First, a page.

Bristol hive mind creates muscle system to propel bee-sized bots
Taking their inspiration from bees, a team at the university’s faculty of engineering has developed a direct-drive artificial muscle system needed to create insect-sized flying robots.
Flapping micro-air vehicles (MAVs) are currently used to access a wide range of locations, including confined spaces such as the inside of industrial plants and collapsed buildings.
However, current models are weighed down by the motors, gears and other complex transmission systems which are needed to achieve the up-and-down motion of the wings.
Through studying a range of insects, researchers led by Professor of Robotics Jonathan Rossiter claim to have successfully demonstrated a direct-drive artificial muscle system, called the Liquid-amplified Zipping Actuator (LAZA), that achieves wing motion using no rotating parts or gears, according to reports in Science Daily.
In its paper, the Bristol team show how a pair of LAZA-powered flapping wings can provide more power compared with insect muscle of the same weight, enough to fly a robot across a room at 18 body lengths per second.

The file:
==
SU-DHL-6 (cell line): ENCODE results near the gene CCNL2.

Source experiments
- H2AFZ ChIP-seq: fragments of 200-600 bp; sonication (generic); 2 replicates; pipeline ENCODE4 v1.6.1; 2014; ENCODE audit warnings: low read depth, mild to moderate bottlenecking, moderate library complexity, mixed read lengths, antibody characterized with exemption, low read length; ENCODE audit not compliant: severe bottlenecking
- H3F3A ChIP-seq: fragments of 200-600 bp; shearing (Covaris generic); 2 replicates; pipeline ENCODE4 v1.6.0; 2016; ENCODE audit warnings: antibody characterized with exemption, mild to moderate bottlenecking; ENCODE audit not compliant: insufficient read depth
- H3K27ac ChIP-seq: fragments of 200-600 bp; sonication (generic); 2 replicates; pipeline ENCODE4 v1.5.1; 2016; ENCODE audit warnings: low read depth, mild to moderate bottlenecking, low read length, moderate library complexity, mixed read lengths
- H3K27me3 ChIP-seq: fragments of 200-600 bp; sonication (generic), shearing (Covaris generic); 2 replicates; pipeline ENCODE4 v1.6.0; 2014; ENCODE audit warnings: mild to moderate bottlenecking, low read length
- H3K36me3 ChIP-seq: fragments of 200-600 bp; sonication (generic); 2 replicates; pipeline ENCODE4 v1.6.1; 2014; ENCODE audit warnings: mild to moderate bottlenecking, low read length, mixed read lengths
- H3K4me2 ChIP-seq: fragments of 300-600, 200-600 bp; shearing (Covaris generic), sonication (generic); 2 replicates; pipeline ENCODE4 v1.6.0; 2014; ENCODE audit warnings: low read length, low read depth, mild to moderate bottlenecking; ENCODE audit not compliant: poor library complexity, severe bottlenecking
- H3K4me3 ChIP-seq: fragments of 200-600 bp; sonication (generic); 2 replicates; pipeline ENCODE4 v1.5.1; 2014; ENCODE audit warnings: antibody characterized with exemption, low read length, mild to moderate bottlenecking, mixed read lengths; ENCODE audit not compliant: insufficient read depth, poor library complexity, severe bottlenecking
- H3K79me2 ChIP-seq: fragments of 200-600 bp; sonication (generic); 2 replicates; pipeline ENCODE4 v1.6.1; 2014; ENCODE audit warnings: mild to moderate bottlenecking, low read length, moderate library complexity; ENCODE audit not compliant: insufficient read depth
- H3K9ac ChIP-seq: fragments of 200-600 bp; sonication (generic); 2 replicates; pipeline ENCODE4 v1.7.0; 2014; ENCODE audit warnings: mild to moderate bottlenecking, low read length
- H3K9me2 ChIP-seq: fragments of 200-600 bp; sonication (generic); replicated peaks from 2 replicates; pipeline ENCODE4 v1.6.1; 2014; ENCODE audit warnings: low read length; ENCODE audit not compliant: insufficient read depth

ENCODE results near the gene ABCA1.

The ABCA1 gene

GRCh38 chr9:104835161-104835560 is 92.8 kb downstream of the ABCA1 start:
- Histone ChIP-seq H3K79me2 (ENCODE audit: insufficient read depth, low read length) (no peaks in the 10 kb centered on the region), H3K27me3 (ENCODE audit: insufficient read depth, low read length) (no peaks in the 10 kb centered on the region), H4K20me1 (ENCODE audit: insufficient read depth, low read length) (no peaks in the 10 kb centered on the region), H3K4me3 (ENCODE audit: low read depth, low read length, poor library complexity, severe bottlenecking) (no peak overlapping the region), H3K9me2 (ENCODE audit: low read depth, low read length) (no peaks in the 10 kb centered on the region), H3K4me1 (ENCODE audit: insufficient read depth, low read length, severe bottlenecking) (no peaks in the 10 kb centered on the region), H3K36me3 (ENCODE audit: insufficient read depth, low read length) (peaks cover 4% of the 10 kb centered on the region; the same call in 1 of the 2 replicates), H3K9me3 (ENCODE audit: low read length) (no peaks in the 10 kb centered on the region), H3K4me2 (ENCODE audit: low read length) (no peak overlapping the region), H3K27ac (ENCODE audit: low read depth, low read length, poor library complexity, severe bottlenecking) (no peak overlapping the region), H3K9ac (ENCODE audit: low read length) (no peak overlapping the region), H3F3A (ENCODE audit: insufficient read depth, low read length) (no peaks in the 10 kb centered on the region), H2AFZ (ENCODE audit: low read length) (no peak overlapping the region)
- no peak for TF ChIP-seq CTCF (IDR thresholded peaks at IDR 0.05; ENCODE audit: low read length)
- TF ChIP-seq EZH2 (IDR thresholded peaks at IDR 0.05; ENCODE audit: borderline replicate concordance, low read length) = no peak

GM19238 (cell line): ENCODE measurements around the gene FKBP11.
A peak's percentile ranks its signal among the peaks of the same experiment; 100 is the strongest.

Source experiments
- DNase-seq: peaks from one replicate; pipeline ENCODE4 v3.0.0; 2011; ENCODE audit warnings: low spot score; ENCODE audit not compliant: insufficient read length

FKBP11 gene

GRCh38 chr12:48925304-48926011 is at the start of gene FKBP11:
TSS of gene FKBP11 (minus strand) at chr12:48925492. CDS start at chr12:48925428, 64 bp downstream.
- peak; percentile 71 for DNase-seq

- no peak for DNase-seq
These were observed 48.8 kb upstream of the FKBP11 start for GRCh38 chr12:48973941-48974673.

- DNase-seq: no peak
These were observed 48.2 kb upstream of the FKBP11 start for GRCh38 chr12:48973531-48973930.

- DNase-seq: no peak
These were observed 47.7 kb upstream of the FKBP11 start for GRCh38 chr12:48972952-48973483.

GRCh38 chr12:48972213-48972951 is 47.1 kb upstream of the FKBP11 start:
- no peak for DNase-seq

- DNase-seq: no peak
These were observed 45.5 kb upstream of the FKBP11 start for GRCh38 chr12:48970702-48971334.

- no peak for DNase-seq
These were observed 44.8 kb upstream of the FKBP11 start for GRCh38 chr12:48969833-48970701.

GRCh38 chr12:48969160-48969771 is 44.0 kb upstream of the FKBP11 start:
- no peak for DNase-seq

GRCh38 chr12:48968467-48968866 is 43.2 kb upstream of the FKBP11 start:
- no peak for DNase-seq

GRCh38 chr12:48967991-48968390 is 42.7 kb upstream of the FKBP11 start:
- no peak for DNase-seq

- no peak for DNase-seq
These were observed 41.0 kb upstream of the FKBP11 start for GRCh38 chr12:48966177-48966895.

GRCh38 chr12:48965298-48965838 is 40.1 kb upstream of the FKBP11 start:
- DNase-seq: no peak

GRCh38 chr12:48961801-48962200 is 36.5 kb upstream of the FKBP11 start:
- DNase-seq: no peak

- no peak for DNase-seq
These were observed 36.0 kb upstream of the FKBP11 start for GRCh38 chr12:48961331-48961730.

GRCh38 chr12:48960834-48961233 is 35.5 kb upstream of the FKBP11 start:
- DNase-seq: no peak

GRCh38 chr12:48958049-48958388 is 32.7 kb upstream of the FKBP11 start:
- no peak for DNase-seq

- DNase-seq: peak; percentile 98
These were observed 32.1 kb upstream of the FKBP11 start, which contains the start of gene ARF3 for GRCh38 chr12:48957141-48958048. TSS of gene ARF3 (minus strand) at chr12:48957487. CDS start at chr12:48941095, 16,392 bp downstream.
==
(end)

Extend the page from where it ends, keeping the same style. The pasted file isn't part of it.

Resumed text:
The paper also demonstrates how the LAZA can deliver consistent flapping over more than one million cycles – important for making flapping robots that can undertake long-haul flights.
The team expect the LAZA to be adopted as a fundamental building block for a range of autonomous insect-like flying robots for use in environmental monitoring, search and rescue, and deployment in hazardous environments.
Dr Tim Helps, lead author and developer of the LAZA system said that the technology would lead to a better performance, simpler design, and would unlock “a new class of low-cost, lightweight flapping micro-air vehicles for future applications” – such as autonomous inspection of off-shore wind turbines.
Professor Rossiter added: “LAZA is an important step toward autonomous flying robots that could be as small as insects and perform environmentally critical tasks such as plant pollination and exciting emerging roles such as finding people in collapsed buildings.”
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